Women Warn of Sexual Harassment From Lecherous Lawmakers in Whatsapp Group

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The Elizabeth Tower, commonly referred to as Big Ben is seen in central London on June 11. An all-women Whatsapp group recorded reports of sexual harassment allegations perpetrated by British politicians. Ben Stansall/AFP/Getty Images

Women working for the British government and the Houses of Parliament have been warning each other against potential sexual harassment at the hands of their bosses, lawmakers, and government aides in a Whatsapp group.

After allegations of sexual assault and harassment rocked Silicon Valley and Hollywood executives—as well as former and current inhabitants of the White House—tremors of earth-shattering allegations were felt at the heart of British democracy.

The group recorded a range of reports including allegations of a government minister "groping" during parties, an MP "demanding his staff to buy sex toys as gifts," and senior lawmakers "having sex with staff in Parliamentary offices," as reported in The Sun newspaper, which published some of the messages on Friday with the name of the alleged perpetrator redacted.

"[Redacted] Very Handsy."

"[Redacted] Groped my arse at a drinks party."

"Don't get in the lift with [redacted]."

The group was reportedly created to warn new hires about well-known cases of misbehaving bosses and politicians. Members used expressions like "not safe in taxis," which was used by mothers of debutantes to label young men who could not be trusted to share a ride home alone with their daughters; men with a reputation for sexual harassment or assault.

"For years we have all looked out for each other. It's like, 'So-and-so is hiring, but it can't be a woman for him'," one source told the British tabloid.

The British public isn't new to sex scandals involving their lawmakers. In recent years, allegations of historic child sex abuse were posthumously moved against several politicians, including former prime minister Sir Edward Heath, former home secretary Leon Brittan and lawmaker Sir Cyril Smith.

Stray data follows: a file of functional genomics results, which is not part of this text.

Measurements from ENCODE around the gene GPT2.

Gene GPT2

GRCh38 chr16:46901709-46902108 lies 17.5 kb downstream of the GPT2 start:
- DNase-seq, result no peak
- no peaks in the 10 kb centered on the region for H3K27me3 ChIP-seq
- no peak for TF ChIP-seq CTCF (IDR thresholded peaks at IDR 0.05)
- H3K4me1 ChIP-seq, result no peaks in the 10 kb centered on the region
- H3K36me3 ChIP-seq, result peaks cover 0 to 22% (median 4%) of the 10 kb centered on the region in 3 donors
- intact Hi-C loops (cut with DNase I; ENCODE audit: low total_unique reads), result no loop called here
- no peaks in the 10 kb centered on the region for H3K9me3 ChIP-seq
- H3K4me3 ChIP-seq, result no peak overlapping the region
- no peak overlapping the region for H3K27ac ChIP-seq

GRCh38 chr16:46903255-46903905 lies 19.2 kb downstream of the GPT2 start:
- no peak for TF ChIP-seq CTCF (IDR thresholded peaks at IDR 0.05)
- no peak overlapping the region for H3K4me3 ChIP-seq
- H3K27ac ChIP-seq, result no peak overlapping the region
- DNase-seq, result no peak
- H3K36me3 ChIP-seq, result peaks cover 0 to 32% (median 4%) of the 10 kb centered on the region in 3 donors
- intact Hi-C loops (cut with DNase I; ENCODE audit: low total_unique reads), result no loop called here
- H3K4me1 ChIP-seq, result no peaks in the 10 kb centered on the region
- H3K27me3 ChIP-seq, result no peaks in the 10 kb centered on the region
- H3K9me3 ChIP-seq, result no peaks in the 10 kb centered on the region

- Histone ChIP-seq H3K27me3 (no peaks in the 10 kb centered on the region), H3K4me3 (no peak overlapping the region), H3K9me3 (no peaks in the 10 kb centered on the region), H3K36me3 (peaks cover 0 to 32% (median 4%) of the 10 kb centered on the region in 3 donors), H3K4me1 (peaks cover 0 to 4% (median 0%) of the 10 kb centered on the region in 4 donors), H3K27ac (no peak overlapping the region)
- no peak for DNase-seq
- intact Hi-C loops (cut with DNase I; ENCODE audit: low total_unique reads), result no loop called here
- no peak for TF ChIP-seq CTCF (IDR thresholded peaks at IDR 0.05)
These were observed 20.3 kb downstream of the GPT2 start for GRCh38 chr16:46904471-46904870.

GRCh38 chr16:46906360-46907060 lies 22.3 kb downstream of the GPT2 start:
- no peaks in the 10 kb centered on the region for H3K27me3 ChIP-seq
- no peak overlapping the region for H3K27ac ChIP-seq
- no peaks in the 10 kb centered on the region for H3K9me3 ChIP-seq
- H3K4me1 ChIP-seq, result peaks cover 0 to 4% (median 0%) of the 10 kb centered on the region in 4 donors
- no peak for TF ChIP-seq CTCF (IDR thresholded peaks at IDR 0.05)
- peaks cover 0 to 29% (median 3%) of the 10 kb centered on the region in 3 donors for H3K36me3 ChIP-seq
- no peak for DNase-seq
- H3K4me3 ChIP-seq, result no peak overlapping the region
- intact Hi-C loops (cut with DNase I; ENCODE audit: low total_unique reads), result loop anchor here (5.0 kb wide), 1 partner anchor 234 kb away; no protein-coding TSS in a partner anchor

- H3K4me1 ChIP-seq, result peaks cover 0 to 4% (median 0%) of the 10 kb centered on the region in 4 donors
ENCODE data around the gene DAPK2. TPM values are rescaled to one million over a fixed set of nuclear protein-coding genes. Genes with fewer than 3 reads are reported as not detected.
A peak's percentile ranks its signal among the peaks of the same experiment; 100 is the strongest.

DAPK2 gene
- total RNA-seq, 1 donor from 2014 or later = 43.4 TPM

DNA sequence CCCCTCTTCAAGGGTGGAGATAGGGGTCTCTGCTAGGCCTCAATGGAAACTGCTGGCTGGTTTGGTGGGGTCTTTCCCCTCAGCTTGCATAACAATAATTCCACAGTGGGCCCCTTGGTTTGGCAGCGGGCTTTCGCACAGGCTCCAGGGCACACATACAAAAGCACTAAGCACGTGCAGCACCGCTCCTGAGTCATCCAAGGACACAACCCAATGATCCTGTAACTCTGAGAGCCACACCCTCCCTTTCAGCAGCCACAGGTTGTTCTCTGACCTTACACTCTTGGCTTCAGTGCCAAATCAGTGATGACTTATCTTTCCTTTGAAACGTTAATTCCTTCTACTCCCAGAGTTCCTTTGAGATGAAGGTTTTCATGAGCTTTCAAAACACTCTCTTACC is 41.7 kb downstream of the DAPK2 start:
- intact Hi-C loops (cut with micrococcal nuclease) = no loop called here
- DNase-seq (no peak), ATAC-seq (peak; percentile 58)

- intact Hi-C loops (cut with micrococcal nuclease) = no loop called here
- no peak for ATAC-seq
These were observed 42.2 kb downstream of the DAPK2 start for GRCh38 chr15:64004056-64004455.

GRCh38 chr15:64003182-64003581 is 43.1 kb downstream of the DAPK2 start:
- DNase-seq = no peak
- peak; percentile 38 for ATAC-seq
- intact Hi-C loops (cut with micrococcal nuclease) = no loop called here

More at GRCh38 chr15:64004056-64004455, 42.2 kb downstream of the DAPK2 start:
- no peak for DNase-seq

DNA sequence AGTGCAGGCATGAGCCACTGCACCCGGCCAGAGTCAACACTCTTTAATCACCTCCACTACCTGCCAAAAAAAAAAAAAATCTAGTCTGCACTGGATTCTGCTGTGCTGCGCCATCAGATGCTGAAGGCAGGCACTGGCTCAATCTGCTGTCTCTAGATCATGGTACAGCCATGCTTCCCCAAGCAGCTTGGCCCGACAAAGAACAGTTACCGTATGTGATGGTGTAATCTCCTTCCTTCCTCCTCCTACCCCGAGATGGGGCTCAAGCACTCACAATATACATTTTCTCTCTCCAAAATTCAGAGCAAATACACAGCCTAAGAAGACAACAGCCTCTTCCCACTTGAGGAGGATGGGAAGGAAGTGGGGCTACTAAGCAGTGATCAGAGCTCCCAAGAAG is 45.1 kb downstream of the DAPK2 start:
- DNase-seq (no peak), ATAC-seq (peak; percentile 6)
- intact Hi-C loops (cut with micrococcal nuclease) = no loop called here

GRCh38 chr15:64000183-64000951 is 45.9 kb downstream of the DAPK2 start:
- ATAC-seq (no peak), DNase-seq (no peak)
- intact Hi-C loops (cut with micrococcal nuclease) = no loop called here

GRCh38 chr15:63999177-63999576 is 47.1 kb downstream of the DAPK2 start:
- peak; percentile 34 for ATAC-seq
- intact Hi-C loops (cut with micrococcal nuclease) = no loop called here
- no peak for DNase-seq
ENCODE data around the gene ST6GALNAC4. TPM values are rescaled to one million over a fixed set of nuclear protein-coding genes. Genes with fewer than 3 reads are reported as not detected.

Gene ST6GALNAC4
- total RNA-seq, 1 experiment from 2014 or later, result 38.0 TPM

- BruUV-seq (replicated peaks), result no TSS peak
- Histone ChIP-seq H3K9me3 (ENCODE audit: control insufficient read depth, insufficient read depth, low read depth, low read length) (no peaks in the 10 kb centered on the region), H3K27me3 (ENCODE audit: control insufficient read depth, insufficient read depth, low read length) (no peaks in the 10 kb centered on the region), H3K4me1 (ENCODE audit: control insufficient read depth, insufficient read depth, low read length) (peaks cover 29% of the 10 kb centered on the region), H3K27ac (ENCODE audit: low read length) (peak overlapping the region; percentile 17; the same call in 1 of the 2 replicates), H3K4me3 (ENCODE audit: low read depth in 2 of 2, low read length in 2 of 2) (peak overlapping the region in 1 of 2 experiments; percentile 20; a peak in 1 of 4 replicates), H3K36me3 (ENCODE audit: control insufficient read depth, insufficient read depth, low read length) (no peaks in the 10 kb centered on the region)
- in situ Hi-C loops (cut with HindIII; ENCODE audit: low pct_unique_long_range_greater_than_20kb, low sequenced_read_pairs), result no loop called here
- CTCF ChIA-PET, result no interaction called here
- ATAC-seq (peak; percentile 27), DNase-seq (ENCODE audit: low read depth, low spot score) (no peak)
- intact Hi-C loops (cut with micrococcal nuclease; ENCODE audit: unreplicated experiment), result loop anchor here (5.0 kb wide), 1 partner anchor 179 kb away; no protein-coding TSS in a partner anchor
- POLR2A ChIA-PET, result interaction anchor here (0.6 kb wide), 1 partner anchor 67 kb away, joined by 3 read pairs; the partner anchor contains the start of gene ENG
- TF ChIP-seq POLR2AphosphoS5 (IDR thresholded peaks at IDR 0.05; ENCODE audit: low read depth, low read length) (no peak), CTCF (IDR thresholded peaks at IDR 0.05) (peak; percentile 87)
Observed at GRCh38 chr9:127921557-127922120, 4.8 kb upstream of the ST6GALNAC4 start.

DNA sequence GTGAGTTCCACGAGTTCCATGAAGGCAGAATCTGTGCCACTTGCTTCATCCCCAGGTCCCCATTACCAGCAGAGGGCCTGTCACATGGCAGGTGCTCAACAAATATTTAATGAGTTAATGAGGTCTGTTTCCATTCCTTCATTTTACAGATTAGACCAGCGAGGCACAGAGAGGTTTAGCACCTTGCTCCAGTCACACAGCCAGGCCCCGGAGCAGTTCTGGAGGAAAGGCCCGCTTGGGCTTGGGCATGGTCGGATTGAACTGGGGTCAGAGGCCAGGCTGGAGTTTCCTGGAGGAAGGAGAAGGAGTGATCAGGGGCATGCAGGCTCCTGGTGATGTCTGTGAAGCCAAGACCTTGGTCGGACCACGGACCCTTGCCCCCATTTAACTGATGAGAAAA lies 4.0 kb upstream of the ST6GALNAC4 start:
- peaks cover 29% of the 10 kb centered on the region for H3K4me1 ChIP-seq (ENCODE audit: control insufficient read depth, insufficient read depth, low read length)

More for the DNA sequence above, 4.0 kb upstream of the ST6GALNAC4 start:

Labour Party politician Simon Danczuk, who had made a name for himself leading a campaign to investigate these child abuse allegations, was suspended from his party in 2015 following reports he sent sexually explicit text messages to a 17-year-old who was seeking a job at his MP office. In an interview to The Sun a few days later, he said younger women were his "Achilles heel."

The Whatsapp group's existence reveals how widespread and deeply-ingrained such predatory behaviour is among the halls of power. One Labour party politician referred to the Danczuk case in a series of Twitter posts last week, expressing frustration at the inability of all parties to act against alleged perpetrators.

"Stony silence when I raised inappropriate behaviour and worse by MPs at the Parliamentary Labour Party. ALL parties [have] been covering up," John Mann MP wrote on October 19.

"Simon Danczuk was removed as a Labour MP for inappropriate texts. A much more serious case was reported and ignored. Why?" he added, promising to report a fellow lawmaker to the party leadership for inappropriate behavior toward a young woman.

I will be naming a Labour MP who behaved appalling towards a young woman to the chief whip and leader Why was her complaint ignored before?

— John Mann (@JohnMannMP) October 19, 2017

Mann has long been raising the issue of sexual assault in Westminster. Giving evidence to the House of Commons' Standards Committee as part of a review into the Code of Conduct binding MPs, Mann called for the establishment of a whistleblowing service to encourage reporting of sexual misconduct and inappropriate behavior.

"In here [Westminster] there are alleged sexual assaults by current members of Parliament and nowhere for people to go, or they don't feel confident in going. That's a major issue," he said at the time, quoted in The Independent.

A BBC survey of sexual harassment in the workplace published this week showed that 63 percent of women and 79 percent of men who are sexually harassed do not report the claim to anyone. The poll surveyed 2,031 British adults and found that 53 percent of female and a fifth of male respondents experienced inappropriate sexual harassment, ranging from inappropriate comments to sexual assault, at a place of work or study.

I agree with https://t.co/RHSkTveXaq on how @UKLabour can support members who are victims of domestic/sexual abuse https://t.co/vYqt2kLUrH

— Sarah Champion (@SarahChampionMP) October 25, 2017

A group of Labour Party women launched an anonymous online form called "LabourToo" this week, seeking to collect "experiences of domestic or sexual abuse, harassment or discrimination in the Labour Party" to compile a report to share among senior party members.

The initiative is the latest example of female lawmakers reacting to the success of the social media hashtag #MeToo in opening up a conversation about sexism and sexual misconduct in the workplace.

Members of the European Parliament held a session this week sharing their own experiences, holding papers with the hashtag written across it. The one-hour debate was however, poorly attended, with only 57 of the 750 members—most of them women—present in the Parliament, as the German news agency Deutsche Welle reported.

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